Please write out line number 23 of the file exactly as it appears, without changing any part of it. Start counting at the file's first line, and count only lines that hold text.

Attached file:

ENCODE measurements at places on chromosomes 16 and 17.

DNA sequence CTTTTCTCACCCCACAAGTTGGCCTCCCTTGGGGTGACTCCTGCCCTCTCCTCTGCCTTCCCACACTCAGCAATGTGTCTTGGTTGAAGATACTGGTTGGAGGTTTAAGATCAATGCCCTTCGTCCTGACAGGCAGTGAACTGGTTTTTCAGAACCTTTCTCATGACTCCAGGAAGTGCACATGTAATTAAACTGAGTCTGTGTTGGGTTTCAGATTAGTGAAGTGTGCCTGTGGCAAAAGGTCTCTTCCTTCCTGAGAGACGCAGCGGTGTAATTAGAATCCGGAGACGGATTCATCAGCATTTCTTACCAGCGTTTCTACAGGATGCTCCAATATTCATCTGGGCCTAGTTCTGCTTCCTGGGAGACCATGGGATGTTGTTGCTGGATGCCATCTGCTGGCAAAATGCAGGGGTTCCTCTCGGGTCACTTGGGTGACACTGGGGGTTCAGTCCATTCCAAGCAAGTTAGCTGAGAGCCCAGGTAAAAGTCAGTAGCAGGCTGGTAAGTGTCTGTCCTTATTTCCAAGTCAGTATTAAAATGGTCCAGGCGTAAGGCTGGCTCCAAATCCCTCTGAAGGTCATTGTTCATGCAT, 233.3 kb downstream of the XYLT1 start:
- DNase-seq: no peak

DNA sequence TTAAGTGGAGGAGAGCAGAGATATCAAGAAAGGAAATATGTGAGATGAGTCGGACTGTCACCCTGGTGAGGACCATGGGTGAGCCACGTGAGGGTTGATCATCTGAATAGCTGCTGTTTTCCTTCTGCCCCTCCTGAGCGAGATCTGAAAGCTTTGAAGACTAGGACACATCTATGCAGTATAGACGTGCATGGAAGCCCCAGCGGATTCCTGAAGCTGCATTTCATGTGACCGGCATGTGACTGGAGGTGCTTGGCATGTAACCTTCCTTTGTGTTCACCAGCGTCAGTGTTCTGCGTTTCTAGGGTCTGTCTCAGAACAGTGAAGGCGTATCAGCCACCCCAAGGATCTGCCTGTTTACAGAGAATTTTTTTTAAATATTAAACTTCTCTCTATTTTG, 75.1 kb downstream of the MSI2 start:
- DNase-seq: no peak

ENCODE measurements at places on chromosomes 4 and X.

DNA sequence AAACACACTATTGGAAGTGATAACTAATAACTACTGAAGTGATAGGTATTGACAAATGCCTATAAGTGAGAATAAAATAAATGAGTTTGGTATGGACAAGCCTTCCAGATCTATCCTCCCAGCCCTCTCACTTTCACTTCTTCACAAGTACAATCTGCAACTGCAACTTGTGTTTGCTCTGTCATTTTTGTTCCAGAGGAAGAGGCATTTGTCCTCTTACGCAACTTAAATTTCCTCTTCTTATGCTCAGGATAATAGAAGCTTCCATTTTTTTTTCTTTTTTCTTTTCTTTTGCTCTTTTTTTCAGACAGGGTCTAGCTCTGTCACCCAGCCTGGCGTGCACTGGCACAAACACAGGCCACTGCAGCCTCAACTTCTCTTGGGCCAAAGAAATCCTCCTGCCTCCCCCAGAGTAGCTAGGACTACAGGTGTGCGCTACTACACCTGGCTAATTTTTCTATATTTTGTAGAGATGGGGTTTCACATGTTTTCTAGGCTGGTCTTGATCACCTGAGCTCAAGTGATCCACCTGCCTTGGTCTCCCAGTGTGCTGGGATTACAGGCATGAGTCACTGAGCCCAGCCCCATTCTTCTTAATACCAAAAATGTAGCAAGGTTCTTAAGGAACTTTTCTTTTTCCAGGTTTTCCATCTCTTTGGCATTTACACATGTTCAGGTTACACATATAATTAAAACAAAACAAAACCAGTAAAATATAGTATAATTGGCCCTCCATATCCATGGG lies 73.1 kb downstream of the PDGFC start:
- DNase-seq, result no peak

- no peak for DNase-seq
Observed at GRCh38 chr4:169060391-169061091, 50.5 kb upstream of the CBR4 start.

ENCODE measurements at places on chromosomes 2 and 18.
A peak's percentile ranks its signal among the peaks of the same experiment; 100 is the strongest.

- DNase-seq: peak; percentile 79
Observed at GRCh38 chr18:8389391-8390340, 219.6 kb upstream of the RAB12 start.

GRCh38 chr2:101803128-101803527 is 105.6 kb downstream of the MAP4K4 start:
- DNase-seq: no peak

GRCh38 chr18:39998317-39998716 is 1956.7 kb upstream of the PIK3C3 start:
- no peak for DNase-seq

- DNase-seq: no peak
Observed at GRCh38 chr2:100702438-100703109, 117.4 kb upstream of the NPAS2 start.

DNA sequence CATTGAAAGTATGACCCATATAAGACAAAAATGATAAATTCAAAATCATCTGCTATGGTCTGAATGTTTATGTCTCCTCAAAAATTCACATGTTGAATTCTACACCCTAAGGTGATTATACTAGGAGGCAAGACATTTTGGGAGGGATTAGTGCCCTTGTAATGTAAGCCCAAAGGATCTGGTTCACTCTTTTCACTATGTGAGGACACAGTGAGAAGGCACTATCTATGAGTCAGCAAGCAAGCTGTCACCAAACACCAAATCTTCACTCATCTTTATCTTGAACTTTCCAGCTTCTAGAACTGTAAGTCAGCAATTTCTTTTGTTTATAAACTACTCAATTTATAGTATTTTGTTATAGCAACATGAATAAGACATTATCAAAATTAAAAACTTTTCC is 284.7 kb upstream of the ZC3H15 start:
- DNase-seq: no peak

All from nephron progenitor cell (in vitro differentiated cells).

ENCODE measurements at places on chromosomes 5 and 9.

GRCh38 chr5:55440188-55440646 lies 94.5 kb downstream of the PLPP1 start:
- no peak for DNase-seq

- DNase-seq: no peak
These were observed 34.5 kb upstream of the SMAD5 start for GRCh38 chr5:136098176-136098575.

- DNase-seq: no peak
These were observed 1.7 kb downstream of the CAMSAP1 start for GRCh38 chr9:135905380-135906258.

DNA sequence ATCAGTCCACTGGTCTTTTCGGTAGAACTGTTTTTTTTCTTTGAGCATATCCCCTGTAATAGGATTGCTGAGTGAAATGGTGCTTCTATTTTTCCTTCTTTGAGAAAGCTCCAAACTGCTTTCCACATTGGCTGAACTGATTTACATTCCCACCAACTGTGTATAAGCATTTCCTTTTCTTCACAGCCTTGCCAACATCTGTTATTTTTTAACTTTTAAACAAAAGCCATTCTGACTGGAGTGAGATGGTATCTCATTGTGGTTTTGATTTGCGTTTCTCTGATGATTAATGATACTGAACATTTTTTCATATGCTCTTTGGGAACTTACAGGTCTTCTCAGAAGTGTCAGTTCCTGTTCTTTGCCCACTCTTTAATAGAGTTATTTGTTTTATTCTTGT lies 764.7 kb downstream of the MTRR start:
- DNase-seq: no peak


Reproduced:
All from nephron progenitor cell (in vitro differentiated cells).